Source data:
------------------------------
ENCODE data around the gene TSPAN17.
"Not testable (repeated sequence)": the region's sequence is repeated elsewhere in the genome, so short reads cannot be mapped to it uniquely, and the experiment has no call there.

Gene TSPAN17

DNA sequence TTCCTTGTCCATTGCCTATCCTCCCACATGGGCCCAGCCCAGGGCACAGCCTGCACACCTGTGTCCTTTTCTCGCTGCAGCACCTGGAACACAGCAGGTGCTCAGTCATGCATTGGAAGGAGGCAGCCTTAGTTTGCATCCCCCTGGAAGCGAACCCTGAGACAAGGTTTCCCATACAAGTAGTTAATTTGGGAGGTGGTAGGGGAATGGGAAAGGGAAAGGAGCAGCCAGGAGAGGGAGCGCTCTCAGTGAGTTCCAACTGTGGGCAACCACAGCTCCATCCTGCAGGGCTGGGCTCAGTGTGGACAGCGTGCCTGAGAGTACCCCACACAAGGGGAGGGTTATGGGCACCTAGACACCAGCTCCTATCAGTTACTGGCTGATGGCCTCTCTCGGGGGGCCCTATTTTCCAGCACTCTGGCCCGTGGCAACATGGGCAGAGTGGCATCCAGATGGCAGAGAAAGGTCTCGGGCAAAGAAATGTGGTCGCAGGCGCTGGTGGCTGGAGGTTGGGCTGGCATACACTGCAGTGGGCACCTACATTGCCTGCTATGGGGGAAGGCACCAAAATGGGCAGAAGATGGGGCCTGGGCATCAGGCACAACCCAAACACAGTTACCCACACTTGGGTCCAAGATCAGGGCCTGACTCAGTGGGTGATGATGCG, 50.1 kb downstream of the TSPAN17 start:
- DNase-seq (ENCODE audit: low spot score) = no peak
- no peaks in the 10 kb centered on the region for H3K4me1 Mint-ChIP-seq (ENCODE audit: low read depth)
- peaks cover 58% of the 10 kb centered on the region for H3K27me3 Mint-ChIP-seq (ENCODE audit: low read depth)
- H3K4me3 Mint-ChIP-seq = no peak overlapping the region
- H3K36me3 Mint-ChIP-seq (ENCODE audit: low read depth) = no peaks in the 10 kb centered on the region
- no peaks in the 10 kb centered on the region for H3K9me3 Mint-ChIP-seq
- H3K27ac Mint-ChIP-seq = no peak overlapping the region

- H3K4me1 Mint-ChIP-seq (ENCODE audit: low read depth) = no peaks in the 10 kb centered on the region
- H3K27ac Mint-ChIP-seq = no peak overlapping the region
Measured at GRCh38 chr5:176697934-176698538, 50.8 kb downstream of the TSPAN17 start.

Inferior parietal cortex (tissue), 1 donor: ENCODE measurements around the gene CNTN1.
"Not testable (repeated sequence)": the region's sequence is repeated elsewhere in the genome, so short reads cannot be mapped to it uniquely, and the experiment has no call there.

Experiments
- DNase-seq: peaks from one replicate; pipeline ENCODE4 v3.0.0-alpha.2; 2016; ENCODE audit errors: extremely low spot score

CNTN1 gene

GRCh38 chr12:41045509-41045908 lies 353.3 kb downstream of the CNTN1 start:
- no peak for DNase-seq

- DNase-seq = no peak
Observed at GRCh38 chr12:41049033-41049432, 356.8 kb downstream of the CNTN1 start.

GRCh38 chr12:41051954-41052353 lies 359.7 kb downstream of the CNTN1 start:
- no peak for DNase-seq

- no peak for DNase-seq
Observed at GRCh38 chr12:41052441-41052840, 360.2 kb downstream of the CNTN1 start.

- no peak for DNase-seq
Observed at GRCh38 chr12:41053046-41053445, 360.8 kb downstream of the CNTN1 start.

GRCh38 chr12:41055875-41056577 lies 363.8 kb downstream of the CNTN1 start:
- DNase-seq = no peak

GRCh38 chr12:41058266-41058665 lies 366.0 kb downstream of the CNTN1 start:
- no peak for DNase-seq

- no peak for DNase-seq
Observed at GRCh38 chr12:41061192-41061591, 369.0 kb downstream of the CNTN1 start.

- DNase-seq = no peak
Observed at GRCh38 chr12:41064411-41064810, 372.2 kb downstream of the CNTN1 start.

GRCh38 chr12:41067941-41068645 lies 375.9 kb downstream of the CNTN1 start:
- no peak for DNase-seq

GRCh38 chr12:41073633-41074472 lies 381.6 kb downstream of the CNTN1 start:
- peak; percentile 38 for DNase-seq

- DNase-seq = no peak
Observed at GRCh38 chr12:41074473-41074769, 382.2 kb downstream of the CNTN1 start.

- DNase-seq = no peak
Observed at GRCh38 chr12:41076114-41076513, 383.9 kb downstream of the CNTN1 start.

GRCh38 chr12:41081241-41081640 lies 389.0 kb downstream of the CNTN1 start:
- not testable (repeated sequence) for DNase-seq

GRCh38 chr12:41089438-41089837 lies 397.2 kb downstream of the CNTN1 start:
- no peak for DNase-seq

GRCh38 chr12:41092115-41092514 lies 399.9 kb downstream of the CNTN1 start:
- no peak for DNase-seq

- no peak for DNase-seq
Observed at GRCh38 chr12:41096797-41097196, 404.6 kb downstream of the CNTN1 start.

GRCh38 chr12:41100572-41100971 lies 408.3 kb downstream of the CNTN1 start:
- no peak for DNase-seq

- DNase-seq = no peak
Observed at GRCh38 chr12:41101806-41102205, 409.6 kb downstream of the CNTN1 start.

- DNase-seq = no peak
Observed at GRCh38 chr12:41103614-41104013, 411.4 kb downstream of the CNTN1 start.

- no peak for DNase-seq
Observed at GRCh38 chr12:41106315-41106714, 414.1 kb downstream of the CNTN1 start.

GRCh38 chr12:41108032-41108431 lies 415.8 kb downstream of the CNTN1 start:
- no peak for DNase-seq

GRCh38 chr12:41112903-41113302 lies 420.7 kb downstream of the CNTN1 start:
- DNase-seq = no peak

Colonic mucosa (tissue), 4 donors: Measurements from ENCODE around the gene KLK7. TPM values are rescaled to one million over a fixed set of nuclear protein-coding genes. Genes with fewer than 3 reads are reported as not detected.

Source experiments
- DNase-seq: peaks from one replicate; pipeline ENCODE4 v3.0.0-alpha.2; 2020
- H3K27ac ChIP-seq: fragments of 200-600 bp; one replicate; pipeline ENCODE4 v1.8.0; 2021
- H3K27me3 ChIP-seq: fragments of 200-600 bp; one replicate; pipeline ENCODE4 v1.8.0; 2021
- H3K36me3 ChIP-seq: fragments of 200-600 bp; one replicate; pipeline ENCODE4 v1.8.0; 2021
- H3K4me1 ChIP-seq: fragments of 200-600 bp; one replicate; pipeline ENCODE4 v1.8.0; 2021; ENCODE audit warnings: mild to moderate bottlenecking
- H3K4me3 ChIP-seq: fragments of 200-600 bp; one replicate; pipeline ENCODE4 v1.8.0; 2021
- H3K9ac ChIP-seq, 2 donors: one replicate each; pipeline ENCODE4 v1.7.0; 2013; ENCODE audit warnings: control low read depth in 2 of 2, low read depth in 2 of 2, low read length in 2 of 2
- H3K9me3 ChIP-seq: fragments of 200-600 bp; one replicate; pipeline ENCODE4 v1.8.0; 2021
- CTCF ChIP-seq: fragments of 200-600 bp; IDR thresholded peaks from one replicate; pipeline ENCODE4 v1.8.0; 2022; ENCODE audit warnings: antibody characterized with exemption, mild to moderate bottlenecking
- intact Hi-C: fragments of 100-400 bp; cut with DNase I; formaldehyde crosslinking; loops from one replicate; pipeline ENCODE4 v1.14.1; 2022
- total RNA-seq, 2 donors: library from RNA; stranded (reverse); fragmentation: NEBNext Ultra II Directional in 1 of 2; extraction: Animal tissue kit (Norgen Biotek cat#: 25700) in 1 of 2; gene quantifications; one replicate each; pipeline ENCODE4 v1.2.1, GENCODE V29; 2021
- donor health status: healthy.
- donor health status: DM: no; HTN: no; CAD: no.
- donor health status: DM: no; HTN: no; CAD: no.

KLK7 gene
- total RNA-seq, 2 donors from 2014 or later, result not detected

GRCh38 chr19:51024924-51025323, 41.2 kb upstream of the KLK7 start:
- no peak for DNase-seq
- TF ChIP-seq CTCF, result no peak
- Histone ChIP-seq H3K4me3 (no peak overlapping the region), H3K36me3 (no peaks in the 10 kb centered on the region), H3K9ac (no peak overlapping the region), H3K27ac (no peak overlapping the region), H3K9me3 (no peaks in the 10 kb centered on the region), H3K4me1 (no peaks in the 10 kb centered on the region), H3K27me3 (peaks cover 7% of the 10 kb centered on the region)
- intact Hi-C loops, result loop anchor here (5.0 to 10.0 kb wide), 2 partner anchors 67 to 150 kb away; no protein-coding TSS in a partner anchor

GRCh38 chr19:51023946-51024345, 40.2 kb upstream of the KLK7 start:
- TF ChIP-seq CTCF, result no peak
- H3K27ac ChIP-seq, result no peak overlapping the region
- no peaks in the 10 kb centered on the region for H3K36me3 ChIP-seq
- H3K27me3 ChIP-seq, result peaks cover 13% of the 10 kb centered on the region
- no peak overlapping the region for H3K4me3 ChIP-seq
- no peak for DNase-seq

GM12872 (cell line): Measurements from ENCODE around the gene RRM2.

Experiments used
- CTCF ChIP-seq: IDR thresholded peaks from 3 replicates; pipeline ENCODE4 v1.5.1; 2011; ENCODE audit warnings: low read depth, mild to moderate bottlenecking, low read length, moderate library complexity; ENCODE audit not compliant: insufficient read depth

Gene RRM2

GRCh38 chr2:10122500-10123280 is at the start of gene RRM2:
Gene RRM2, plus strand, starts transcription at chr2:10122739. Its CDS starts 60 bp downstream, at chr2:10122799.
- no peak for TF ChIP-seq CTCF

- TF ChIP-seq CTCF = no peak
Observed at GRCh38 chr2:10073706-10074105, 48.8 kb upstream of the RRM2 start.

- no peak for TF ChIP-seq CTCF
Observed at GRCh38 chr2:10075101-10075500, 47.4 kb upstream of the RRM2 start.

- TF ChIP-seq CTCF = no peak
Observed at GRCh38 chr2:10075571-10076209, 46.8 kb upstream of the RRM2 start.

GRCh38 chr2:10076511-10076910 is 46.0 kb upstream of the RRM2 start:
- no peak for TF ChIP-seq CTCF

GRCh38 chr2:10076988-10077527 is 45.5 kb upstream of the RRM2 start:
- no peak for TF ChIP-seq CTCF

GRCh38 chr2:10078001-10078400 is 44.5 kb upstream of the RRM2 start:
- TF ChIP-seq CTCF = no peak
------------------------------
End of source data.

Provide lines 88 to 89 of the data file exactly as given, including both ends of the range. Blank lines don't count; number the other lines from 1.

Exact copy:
- intact Hi-C loops, result loop anchor here (5.0 to 10.0 kb wide), 2 partner anchors 67 to 150 kb away; no protein-coding TSS in a partner anchor

GRCh38 chr19:51023946-51024345, 40.2 kb upstream of the KLK7 start: